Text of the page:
fast forward: Face the music

The hi-fi market is about to be shaken up by the arrival of two successors to the CD - but which, if any, should you buy?
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ust when you thought it was safe to venture into the hi-fi market, along comes another format - or two - to complicate things. Sony has recently launched Super Audio CD (SACD), hailing it as the next generation in audio reproduction. Meanwhile, DVD-Audio, which offers similar claims, is due on these shores in the New Year. Both offer unprecedented sound quality for consumer products - although, for the moment, they are very expensive. Though popular wisdom claims that CD is perfect, critics have argued that recordings tend to be dry and sterile, losing some of the information retained by vinyl. It is this spine-tingling sensation that SACD and DVD- Audio offer - every detail can be heard. They can also deliver full surround sound, a feature that is increasingly relevant as more living rooms adopt home-cinema systems.

This could of course leave the consumer with another format dilemma and the confusing scenario of choosing from three different discs when shopping for the latest release. However, a repeat of the format wars of the past should be avoided, as it is mainly a matter of adding extra chips to allow one machine to play another format, and many machines will be able to play both new formats as well as normal CDs.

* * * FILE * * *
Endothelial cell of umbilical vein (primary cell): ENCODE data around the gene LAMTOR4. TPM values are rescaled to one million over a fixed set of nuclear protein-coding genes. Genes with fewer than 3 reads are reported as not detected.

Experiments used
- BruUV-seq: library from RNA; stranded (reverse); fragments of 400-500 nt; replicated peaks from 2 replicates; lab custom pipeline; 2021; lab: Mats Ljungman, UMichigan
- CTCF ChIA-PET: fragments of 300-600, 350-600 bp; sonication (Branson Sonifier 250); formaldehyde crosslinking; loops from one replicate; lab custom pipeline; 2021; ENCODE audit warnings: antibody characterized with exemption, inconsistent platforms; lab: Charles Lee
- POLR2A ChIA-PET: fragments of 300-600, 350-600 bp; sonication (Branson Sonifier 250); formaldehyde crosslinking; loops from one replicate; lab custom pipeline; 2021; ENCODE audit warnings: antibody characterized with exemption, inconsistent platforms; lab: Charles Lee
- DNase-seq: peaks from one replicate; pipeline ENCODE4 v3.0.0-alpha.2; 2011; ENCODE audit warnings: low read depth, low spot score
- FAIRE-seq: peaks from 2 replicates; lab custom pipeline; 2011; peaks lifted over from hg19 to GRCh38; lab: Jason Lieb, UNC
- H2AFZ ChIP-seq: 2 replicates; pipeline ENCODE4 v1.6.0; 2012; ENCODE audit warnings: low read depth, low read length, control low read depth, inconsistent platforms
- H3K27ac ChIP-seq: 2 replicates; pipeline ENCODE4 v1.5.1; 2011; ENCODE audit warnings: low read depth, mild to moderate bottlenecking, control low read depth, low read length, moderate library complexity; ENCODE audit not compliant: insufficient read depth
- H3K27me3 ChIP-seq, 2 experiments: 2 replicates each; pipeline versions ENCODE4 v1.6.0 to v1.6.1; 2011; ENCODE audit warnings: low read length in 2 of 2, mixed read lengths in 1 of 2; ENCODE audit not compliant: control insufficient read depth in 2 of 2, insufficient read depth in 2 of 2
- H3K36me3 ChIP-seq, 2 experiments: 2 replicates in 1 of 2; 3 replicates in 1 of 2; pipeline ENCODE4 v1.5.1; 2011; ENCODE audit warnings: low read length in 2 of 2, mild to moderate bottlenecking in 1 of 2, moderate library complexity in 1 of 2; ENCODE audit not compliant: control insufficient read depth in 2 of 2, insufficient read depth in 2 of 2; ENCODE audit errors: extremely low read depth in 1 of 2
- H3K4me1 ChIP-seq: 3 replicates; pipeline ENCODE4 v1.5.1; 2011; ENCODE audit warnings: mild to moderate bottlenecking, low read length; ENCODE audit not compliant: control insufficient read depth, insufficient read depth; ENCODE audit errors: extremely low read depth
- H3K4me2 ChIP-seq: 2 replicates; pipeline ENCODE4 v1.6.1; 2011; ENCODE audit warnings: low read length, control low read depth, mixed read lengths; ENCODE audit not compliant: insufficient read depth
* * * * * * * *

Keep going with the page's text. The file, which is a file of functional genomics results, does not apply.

Pioneer DV-AX10

This machine does the lot. It's a DVD-Audio/DVD-Video player but it can also play CDs and SACDs. DVD-Audio belongs to the same family as DVD-Video, and it is likely that movie players which also play the new audio discs will soon become available. Aside from offering better sound quality than CD, DVD-Audio has the advantage of interactive features such as album notes, lyrics, biographies and artist photographs which can be viewed on a TV screen. Pioneer DV-AX10 DVD-Audio/DVD-Video player, pounds 3,500, available from May 2000. For stockists call 01753 789500.

Sony SCD-777ES

Sony's initial SACD players will be aimed at the top end of the audiophile market, but it has plans for cheaper machines and will ensure that its DVD products will also be SACD-compatible. Other manufacturers also have plans in the pipeline for universal players. As a successor to CD, SACD uses superior recording technology which captures the original sound source in all its glory - Sony claims sound reproduction is "infinitesimally" close to the original. Some SACD discs can be played on standard CD players. Sony SCD-777ES Super Audio CD player, pounds 1,700. For information and stockists call 0990 111999. n

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